Another piece is some communities, whether it's here in the United States or whole other countries, are experiencing greater disadvantages than others. So issues like structural racism or folks who experience micro or macroaggressions daily or maybe have a larger exposure to environmental justice issues like those who have exposure to what we call the bad stuff like factories in your backyard or living right next to a highway with lots of pollutants coming off of it, or maybe less well-funded school systems or less access to mental healthcare due to issues related to racism and how that's baked into our society, or even sexism. Some of our most vulnerable populations are also women and children, communities of color and LGBTQ+ populations as well as women and children often have structural barriers that make them less resilient in the first place, whether it's due to some of that lack of the good stuff or an increased exposure to what we call the bad stuff, which is usually happening in conjunction together.
And so that can wear somebody down to be less resilient in the face, let's say there's a extreme weather event like a larger number of hurricanes coming or more extreme hurricanes or Vermont just experienced an incredible flood this summer. And we're seeing more of these a hundred-year floods but happening all the time. And so if you have been worn down by these structural systems of oppression, you are less likely to be able to respond to them after they happen or bounce back time and time again, let alone bounce back in the first place.
Or maybe the choice would've been, it would've been great to move and not put myself in that situation anyway if I know sea level rise is happening or this area is prone to floods or set up for the perfect mega wildfire. Some folks with more resources due to ways they've experienced privileges over time could make the choice to move or get a second home so they could flee in the face of danger, and others do not have that ability. Maybe their largest asset is their home and cannot flee even in the face of an extreme danger. Maybe even the gas cost or access to transportation to leave is not there.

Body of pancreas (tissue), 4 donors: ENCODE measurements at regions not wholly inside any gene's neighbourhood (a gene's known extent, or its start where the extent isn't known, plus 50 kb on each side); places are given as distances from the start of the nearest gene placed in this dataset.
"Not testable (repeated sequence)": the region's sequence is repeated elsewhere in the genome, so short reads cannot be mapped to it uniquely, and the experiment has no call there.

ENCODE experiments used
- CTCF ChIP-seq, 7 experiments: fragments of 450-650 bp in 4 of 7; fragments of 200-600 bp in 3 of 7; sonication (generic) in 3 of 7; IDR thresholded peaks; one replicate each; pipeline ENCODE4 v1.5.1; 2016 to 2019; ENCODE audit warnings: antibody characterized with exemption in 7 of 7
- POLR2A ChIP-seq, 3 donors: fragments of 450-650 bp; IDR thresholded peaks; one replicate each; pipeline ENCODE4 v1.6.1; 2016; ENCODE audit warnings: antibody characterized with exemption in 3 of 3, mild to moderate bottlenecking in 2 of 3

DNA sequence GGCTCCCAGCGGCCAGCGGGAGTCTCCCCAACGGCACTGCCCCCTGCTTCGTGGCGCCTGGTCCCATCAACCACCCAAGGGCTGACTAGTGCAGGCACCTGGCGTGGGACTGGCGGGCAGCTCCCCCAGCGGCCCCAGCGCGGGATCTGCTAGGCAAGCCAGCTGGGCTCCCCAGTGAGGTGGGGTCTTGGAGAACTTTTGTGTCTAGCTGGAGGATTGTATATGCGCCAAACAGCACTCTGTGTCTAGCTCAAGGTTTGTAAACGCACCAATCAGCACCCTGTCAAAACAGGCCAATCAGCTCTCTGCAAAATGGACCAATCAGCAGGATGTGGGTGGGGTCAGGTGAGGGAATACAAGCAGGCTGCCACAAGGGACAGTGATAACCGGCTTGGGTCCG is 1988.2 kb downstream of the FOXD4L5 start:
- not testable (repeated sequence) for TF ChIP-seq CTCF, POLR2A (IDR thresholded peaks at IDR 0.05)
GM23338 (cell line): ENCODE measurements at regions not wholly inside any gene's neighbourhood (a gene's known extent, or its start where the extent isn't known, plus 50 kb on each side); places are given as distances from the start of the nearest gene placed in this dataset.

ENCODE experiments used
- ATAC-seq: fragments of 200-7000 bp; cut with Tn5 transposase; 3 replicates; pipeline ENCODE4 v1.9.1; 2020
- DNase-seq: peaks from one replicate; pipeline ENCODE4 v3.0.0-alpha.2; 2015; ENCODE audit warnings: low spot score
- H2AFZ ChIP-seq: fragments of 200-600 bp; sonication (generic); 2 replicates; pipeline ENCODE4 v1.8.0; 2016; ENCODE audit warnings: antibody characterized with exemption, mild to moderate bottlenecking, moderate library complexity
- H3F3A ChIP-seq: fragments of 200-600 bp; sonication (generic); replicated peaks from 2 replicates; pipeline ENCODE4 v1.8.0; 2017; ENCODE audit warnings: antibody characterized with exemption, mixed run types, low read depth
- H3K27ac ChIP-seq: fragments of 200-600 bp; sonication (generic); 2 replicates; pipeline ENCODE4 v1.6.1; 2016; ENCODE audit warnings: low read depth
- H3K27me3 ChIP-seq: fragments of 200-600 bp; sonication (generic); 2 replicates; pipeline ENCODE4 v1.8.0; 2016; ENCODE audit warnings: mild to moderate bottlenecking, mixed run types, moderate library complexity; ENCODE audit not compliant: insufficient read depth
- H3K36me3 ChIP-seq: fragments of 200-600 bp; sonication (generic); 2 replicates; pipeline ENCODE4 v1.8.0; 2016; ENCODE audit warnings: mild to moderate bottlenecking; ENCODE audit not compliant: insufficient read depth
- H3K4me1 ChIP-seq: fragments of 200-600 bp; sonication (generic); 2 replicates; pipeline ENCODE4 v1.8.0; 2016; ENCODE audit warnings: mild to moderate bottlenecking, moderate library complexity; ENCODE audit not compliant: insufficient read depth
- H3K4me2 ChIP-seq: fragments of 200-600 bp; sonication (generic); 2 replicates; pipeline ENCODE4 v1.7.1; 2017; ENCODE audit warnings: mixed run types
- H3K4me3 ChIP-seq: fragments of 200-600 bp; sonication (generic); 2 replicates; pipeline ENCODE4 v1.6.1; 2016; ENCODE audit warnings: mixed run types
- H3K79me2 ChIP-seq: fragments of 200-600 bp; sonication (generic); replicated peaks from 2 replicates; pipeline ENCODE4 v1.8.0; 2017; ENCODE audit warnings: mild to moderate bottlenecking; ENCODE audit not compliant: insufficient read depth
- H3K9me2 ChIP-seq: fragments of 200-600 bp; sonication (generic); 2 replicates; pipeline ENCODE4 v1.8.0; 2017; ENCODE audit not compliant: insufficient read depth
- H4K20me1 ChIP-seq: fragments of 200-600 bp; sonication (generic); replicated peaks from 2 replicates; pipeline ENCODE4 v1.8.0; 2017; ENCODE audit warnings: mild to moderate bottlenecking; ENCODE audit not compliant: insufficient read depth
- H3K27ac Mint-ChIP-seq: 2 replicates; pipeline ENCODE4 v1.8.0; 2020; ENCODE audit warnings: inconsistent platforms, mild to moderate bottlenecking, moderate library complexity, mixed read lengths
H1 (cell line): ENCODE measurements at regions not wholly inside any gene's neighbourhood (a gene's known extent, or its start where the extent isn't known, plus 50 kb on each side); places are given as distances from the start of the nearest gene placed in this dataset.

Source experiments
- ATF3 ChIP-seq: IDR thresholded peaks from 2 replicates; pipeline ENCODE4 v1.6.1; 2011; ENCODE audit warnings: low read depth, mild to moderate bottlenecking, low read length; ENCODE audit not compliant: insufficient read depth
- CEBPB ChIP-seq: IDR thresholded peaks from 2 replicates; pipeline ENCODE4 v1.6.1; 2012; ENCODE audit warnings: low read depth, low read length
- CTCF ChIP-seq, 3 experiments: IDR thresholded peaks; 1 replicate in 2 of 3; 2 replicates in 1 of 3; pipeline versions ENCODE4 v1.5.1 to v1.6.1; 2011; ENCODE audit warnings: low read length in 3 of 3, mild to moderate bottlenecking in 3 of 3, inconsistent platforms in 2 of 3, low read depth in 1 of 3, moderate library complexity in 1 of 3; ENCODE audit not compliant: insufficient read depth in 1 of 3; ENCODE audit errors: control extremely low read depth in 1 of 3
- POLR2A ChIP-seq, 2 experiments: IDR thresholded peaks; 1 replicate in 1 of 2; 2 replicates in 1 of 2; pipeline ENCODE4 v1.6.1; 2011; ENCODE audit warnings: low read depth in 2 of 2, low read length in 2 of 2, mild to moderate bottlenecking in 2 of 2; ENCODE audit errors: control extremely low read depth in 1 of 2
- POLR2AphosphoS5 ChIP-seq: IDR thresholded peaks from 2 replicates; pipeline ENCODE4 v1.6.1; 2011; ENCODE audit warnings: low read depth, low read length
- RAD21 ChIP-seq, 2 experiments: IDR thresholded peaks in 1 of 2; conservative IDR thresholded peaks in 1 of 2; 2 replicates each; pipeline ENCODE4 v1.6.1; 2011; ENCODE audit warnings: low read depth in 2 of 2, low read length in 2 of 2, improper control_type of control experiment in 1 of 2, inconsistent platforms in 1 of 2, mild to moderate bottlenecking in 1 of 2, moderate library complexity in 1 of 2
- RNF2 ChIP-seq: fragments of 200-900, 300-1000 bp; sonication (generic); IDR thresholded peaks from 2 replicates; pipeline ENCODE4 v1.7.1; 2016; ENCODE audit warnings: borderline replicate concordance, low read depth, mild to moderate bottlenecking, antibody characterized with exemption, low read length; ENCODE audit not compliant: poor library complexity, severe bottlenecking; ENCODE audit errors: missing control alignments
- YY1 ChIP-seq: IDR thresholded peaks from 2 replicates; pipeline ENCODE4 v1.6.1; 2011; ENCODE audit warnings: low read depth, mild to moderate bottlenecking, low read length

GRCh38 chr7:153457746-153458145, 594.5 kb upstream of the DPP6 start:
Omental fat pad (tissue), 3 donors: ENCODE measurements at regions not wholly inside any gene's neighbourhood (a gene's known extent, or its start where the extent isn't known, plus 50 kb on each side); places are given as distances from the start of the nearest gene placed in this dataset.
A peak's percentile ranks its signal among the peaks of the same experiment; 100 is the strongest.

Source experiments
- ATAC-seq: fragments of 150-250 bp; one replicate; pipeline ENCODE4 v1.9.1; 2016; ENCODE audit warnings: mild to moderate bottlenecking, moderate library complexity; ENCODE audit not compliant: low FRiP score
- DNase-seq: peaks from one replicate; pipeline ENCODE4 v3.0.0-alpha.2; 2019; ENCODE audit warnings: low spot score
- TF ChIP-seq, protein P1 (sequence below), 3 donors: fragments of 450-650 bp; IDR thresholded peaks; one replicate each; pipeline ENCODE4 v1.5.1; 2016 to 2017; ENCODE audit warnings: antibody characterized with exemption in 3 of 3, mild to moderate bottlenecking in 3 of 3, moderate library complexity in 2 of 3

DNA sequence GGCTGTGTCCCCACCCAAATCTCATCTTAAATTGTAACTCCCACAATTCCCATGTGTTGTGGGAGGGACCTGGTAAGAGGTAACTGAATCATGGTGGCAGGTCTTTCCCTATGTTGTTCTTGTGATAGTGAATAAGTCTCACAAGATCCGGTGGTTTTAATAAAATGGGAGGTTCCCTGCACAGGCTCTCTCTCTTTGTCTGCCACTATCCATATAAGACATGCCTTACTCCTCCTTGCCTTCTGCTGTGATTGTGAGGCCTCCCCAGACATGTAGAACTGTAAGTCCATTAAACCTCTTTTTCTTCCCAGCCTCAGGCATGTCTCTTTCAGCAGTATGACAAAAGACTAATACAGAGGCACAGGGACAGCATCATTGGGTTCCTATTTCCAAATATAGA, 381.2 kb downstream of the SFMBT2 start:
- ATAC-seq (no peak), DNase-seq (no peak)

Matt Meyer (17:58):
You brought up the floods in Vermont, and we've touched on the floods in Libya. There's been fires all over that have affected people globally. How do these eco-disasters and this eco-distress particularly affect children, teens and young adults, something that you specialize in? Is it more of a problem for them than maybe it is for adults?
Kristen Greenwald (18:21):
First of all, children and teens are more vulnerable. They depend on caretakers to support them, but also resilience is built early in childhood and experiencing extreme weather events or disasters or chronic stress starting at a young age can really set someone up to have more chronic mental health issues that are more pervasive, they've existed for longer and it can be harder to treat them or bounce back from them when they've started that early and been going on for so long and perhaps, say, in the face of, "This is something we always deal with," or "I have PTSD leftover from that hurricane" or something like that. There's also just simply not enough mental health resources in our traditional setting to support. Let's say, a huge extreme weather event did come through an area, it's unlikely that all the teens or children there would have access to mental health care, even just a crisis of our mental health system to then treat it, catch it early, and help manage it. And so that's a piece of it.